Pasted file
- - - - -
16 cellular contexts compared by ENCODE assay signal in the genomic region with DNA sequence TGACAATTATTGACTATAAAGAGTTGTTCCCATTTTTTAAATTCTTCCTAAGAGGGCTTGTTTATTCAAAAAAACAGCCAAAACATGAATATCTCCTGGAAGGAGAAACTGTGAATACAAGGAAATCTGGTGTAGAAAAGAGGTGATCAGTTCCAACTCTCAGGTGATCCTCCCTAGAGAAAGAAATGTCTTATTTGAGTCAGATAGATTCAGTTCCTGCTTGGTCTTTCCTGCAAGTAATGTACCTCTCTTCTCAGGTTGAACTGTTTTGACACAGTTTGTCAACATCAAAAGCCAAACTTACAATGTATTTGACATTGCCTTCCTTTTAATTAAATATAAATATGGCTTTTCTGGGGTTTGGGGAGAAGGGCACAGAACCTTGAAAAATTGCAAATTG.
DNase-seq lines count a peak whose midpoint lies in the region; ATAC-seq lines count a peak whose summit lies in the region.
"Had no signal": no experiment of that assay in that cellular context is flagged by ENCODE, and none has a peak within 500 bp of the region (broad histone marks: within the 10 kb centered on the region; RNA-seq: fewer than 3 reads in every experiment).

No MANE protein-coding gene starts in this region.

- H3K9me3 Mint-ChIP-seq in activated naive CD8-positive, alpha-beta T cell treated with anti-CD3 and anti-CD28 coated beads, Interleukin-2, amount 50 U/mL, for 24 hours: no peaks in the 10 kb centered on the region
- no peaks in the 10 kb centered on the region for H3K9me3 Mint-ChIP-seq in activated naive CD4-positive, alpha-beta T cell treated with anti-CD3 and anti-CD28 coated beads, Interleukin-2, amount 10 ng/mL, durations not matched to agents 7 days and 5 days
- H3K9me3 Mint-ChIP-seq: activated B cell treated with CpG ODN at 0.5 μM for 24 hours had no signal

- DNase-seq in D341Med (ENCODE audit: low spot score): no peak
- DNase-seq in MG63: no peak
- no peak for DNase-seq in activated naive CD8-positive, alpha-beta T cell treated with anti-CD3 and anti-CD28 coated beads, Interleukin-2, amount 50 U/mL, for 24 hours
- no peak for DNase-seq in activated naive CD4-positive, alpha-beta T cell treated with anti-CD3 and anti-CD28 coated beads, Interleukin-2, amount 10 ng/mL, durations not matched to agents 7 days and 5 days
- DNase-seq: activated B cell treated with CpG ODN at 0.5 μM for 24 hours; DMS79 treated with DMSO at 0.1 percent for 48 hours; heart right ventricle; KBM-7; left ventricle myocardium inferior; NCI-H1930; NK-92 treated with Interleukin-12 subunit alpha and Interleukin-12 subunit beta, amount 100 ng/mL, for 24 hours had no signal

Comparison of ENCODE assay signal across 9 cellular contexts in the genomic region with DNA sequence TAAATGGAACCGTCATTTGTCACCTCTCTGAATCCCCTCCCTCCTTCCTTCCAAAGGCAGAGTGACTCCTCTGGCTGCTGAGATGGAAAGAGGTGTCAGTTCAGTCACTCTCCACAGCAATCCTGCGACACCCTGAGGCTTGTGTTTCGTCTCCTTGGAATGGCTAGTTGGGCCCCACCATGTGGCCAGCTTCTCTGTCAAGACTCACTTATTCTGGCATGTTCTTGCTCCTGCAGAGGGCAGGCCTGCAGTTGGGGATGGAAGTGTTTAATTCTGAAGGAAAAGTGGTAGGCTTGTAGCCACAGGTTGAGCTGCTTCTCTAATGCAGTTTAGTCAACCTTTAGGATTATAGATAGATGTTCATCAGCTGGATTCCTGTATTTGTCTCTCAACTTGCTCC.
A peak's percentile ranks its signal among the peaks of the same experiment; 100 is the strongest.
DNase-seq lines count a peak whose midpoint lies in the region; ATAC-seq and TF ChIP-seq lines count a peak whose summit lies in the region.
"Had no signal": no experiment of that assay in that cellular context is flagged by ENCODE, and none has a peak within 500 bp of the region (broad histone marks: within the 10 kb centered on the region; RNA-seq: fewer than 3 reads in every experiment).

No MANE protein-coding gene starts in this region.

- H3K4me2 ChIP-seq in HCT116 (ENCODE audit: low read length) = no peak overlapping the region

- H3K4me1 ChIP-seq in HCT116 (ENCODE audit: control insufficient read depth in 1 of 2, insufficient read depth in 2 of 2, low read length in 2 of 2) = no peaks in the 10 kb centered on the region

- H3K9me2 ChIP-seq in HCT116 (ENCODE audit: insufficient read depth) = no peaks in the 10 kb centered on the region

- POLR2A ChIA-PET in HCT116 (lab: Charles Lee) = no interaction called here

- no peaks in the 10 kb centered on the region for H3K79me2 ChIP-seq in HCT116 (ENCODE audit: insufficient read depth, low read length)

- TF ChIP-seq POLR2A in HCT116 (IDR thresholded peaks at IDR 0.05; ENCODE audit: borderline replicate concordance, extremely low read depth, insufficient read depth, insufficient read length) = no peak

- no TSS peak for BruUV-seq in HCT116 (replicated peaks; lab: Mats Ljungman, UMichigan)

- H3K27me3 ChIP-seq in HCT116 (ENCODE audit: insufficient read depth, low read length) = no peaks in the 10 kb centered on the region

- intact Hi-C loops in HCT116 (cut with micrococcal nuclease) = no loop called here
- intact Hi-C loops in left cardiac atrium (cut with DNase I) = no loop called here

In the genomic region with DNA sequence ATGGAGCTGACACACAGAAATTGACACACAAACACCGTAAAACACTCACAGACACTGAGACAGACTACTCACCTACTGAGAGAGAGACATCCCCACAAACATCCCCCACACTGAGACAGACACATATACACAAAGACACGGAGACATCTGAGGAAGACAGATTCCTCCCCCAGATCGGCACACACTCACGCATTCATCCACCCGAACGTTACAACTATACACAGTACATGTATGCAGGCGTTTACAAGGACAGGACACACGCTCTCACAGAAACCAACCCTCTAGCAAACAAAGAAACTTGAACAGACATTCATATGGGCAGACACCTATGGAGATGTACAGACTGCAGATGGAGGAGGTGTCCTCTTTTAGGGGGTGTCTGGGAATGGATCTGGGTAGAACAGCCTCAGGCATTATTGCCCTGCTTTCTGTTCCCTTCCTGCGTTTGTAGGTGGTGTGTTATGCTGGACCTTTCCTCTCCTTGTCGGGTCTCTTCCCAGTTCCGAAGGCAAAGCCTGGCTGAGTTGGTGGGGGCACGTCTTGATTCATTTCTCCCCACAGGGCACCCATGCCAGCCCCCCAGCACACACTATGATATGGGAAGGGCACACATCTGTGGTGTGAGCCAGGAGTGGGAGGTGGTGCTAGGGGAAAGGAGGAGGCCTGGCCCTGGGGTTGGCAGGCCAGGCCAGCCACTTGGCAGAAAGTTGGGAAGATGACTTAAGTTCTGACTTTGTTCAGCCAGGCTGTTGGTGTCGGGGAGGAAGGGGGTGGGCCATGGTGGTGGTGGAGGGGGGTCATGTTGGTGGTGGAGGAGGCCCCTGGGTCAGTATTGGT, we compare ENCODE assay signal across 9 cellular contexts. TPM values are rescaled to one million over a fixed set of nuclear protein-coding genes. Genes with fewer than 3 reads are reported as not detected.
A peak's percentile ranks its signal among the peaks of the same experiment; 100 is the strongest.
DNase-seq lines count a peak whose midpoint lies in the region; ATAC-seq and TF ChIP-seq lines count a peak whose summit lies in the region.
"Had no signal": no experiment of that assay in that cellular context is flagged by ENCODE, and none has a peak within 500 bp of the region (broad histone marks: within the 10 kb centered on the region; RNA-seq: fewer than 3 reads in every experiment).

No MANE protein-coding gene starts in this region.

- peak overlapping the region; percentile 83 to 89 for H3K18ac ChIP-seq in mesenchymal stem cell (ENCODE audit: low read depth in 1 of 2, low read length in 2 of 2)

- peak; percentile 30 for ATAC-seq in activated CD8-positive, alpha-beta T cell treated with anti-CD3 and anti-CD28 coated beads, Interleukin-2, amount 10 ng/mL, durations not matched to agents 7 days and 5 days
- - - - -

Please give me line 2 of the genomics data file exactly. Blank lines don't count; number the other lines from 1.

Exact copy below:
DNase-seq lines count a peak whose midpoint lies in the region; ATAC-seq lines count a peak whose summit lies in the region.